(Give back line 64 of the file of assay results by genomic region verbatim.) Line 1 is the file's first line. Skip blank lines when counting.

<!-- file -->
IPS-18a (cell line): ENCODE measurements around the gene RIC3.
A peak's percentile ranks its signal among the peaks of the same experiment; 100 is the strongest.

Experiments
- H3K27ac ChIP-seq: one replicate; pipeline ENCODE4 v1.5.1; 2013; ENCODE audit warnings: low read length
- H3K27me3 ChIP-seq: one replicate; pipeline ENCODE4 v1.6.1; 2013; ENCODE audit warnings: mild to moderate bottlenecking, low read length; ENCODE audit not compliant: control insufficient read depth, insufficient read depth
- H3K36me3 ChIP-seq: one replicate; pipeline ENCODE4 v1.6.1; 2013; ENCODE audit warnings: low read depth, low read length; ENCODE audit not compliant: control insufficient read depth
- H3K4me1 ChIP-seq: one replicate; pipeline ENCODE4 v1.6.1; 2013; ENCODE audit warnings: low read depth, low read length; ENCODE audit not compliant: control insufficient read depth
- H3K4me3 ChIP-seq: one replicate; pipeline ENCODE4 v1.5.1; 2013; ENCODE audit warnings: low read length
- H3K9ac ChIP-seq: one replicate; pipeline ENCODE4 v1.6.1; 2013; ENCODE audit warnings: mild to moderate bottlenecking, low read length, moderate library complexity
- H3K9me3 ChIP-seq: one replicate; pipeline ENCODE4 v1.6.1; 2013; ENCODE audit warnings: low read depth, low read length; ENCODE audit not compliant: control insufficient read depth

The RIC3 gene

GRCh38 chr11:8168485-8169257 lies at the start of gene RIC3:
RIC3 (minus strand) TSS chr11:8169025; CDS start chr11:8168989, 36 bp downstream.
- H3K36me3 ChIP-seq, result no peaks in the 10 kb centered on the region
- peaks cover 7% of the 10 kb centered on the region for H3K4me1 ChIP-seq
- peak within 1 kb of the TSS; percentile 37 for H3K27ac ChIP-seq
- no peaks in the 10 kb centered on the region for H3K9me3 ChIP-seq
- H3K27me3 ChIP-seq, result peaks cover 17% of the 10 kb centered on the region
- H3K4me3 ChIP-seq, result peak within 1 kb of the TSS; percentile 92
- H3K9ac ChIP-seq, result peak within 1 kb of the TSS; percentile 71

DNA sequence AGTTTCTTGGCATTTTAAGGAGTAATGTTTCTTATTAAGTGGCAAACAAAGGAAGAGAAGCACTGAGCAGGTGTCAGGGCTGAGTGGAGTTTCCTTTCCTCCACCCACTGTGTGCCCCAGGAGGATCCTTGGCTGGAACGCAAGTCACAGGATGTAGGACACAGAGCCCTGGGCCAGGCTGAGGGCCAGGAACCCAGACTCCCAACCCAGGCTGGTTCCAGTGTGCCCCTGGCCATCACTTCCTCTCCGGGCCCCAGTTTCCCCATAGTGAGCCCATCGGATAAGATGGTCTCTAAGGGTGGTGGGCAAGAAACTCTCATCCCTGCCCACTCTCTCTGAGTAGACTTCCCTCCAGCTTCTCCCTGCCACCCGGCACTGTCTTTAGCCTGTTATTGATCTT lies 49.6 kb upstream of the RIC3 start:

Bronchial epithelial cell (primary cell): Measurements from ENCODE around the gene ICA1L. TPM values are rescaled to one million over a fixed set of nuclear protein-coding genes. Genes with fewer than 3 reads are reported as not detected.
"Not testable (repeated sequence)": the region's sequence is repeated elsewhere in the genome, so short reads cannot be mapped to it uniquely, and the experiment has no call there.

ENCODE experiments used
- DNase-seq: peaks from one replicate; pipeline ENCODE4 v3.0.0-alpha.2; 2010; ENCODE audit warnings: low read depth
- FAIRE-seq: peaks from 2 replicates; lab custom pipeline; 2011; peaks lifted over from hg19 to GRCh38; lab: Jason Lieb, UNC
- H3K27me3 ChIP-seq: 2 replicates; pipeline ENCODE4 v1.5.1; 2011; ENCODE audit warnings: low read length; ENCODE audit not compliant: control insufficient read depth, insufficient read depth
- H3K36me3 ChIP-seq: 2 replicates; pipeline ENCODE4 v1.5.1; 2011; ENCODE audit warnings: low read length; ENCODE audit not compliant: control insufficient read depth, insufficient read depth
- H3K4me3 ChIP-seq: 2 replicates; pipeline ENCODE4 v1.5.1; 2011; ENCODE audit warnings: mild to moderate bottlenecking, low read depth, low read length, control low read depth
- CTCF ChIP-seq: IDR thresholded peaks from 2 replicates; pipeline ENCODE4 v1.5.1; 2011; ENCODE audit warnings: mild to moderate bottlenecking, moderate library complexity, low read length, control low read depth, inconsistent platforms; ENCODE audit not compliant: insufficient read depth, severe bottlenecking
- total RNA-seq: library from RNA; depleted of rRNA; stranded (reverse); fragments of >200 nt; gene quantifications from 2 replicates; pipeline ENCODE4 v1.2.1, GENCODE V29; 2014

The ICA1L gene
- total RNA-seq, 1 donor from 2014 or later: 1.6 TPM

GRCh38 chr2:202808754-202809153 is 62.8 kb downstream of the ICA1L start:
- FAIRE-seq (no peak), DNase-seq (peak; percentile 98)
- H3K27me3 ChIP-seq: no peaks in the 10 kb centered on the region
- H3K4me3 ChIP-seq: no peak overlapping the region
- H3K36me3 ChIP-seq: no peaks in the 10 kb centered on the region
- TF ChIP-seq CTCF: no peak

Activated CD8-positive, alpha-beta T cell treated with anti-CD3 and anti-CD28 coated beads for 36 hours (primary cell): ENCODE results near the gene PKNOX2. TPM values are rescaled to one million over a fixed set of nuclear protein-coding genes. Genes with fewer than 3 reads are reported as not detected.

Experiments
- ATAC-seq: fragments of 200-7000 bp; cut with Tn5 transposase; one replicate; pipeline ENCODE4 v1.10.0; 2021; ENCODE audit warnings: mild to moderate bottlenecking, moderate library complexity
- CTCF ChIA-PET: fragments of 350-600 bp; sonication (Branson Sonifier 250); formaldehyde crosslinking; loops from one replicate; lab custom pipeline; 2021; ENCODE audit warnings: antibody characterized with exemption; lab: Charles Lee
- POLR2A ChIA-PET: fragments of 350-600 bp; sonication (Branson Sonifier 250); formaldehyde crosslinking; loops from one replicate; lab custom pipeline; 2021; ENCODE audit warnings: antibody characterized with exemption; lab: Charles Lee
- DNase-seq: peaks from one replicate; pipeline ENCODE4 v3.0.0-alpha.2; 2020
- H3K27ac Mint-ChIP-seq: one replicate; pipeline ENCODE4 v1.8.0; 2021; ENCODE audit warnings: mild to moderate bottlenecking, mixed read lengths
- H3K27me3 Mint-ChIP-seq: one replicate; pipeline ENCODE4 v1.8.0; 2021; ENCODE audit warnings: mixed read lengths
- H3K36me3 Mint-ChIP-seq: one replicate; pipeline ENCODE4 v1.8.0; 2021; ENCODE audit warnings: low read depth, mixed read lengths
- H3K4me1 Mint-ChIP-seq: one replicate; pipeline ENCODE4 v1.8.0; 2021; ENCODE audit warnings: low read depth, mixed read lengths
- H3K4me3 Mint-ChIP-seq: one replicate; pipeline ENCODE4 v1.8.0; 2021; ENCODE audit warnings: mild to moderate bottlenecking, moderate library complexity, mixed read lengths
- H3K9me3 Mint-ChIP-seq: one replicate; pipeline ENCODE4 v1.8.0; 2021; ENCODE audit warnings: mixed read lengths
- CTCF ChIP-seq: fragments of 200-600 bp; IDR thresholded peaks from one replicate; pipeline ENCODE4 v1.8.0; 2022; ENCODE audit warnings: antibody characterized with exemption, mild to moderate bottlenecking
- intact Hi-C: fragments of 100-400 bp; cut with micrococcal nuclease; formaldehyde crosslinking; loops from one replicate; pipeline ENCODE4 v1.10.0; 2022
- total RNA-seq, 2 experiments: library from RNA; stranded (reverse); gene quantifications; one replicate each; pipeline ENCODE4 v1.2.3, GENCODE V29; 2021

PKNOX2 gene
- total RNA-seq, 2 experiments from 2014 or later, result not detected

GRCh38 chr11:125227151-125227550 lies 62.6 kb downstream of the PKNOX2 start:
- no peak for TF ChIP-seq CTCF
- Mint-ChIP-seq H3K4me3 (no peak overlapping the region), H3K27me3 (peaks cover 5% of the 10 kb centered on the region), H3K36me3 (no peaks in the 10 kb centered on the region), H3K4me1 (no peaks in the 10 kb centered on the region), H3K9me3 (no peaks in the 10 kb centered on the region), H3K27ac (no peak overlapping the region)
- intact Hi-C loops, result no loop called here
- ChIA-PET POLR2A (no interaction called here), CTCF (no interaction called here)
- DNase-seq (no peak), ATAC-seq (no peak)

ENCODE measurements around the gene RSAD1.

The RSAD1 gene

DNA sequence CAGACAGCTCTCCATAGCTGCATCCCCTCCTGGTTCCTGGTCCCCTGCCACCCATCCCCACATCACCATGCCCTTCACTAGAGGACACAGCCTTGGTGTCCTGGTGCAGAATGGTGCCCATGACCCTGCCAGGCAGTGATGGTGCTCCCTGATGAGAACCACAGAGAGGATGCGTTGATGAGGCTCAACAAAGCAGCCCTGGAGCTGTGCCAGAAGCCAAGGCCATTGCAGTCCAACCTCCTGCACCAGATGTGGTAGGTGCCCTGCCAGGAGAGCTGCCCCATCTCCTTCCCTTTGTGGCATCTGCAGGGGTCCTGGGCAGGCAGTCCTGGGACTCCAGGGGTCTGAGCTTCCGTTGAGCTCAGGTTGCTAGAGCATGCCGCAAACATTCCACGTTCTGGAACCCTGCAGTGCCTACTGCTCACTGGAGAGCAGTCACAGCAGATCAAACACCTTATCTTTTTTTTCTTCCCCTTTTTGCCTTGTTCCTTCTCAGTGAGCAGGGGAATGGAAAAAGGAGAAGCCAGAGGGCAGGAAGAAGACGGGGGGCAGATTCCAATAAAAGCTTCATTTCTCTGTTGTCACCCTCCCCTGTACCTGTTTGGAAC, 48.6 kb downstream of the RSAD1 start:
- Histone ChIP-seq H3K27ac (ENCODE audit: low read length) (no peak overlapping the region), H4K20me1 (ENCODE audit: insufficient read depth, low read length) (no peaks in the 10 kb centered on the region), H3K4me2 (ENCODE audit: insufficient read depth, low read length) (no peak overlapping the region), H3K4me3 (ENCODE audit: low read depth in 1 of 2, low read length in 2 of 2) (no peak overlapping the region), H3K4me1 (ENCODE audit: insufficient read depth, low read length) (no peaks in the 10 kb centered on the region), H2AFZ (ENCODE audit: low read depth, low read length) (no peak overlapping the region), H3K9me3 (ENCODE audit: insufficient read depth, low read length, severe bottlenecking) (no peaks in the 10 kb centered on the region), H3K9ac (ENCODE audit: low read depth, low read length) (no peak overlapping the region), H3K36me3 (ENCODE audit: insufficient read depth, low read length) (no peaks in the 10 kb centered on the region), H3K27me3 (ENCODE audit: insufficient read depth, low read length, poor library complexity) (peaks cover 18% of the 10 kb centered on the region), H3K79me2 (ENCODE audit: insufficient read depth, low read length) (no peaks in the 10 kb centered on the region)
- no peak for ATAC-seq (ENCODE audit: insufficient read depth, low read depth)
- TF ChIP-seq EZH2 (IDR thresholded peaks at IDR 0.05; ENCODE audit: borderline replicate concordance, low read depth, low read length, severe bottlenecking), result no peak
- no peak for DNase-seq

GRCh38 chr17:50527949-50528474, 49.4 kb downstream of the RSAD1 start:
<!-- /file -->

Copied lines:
The RSAD1 gene